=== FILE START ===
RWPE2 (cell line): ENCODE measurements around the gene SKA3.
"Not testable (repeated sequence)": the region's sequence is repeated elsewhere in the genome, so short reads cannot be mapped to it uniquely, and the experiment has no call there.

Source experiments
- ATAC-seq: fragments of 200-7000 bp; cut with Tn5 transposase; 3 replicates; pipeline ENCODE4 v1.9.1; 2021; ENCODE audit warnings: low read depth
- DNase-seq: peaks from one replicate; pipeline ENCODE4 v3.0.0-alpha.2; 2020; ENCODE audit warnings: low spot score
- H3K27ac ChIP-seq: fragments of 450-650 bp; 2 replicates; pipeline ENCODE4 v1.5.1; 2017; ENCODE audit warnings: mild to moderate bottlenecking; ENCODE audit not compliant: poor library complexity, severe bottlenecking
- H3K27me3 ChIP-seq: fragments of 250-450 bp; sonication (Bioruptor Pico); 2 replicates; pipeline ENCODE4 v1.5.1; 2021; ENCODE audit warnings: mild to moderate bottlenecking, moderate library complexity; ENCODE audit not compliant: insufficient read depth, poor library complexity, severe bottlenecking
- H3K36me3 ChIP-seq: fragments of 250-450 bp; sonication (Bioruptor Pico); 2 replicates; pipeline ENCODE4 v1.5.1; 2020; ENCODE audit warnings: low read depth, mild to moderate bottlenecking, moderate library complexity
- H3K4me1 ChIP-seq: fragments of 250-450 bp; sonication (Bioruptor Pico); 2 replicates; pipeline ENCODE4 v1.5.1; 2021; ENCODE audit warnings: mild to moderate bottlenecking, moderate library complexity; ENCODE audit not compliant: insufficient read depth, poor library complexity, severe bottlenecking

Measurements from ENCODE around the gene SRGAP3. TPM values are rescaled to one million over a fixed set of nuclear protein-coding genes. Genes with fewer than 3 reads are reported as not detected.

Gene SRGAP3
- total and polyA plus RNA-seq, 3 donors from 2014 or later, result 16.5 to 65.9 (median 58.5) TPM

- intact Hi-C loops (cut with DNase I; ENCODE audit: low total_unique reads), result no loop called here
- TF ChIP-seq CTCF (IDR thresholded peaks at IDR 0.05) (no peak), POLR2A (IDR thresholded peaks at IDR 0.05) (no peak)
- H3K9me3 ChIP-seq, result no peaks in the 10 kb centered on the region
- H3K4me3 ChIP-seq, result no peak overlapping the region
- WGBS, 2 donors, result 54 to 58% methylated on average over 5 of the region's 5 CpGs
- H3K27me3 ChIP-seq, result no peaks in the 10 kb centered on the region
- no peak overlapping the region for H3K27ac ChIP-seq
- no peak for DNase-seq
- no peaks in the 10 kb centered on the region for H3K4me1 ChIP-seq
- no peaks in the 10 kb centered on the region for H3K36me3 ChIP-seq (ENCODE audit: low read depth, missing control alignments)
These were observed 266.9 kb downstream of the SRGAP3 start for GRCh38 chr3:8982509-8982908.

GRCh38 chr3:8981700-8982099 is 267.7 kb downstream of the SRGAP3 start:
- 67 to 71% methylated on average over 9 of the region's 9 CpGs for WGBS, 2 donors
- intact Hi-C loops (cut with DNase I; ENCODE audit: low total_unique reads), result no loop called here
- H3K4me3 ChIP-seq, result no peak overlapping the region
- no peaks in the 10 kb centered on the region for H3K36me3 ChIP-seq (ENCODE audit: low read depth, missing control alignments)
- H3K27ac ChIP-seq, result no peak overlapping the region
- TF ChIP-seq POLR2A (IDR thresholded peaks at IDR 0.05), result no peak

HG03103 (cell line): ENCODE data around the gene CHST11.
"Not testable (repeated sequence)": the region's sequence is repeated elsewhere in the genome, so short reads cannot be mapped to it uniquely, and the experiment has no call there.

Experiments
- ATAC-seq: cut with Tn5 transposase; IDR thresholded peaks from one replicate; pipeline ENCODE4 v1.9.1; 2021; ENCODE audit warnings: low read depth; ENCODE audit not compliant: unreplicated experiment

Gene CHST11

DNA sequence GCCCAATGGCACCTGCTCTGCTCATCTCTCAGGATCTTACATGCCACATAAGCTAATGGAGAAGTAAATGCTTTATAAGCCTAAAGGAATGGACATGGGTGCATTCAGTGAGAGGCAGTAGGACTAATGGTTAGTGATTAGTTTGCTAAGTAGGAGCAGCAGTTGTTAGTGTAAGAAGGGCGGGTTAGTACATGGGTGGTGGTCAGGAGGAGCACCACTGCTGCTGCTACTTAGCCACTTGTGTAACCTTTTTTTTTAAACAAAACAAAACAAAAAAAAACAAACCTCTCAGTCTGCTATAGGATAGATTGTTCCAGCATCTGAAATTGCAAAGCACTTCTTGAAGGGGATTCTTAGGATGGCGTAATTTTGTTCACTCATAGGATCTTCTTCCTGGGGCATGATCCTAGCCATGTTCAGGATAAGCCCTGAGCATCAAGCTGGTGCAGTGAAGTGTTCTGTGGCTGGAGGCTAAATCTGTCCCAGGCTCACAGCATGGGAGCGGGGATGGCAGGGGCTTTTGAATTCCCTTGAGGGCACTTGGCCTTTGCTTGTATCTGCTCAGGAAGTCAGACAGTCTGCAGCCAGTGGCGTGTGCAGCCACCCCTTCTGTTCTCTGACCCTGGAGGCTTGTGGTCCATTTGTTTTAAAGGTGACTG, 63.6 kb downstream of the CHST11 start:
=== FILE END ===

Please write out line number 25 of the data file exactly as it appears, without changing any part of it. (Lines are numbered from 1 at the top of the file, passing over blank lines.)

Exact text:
- 67 to 71% methylated on average over 9 of the region's 9 CpGs for WGBS, 2 donors